The Kenner Batman movie lines (heck, and Toy Biz' too) were weird. Lots of delays, figures which didn't look like the movie, and other weirdness made me happy Ertl had a license to make figures like this Penguin Commando die-cast metal figure which, if memory serves, came out way before Kenner's bizarre and colorful figures. While not exactly like the movie, the metal figure was closer than Kenner's offerings and the heavy metal figure's paint job does look much nicer now that we're a whopping 20 years removed from its release.
The figure has no action features and is just under 2-inches tall. It's sort of like Kenner's Action Masters line, but... not. It.shtmlired to be a cheap collectible for kids, and it was. I wanted a toy penguin, and by gum I got one.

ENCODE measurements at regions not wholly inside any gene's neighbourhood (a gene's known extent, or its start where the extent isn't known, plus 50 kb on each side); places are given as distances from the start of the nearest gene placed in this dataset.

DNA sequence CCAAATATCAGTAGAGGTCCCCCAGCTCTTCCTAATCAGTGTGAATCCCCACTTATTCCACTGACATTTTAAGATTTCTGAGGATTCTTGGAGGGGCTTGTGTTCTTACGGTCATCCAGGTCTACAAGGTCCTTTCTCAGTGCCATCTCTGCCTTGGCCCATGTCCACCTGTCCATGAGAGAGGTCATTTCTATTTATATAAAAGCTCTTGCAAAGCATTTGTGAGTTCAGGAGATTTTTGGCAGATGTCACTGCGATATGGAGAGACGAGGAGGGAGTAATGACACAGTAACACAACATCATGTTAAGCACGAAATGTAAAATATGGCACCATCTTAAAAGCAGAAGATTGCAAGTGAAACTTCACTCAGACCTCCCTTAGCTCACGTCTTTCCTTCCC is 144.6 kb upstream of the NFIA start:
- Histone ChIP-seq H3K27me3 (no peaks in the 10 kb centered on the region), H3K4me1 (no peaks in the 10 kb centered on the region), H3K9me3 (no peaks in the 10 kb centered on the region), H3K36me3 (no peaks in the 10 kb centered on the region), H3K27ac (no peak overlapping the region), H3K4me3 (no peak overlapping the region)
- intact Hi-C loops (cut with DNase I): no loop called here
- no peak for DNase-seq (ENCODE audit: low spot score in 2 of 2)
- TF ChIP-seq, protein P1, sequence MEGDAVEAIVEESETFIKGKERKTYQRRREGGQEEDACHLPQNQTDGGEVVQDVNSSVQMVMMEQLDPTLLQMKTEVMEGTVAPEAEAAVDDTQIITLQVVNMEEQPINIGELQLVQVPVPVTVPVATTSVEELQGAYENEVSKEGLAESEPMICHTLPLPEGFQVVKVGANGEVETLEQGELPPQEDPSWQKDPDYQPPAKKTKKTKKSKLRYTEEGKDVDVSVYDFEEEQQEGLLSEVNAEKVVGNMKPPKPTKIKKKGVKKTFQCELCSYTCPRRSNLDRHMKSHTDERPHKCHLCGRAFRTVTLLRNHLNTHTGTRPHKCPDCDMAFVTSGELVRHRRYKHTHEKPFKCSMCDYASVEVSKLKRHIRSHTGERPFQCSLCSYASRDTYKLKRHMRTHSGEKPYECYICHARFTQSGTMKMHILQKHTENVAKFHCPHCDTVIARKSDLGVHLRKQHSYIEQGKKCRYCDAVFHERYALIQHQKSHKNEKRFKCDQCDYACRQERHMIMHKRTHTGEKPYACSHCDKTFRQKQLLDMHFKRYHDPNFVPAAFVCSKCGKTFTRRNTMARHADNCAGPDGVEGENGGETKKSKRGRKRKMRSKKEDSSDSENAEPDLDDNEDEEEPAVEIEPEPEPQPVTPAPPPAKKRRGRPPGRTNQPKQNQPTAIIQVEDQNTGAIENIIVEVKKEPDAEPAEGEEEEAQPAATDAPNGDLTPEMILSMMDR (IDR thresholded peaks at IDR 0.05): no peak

The figure has a nice heft to it and isn't likely to topple over. I've had this one since it came out and as you can see, it held up quite nicely. Today a packaged sample is worth about five bucks, which I would say is a perfectly fair price for an item this bizarre. I've always been a fan of the "armored animal" thing so I jumped on whatever Penguin Commando toys I could get, including Kenner's, which we'll get to later. While by no means an essential release in the Batman toy canon, I just wanted to show the little guy. He'd been sitting in my toy photo studio for a while and helped prop up some figures which wouldn't stand right, so here he is! He's small, cute, and cheap. Just like me in 1992.
If you really drill down in Batman movie toys from this era, it's interesting how Kenner swooped in and cheaped out. If you wanted a Danny DeVito Penguin, you had to get an Applause! PVC, as Kenner just rehashed its 1980s Super Powers mold. Mold reuse in this era was pretty amazing but, again, we'll get to those later.
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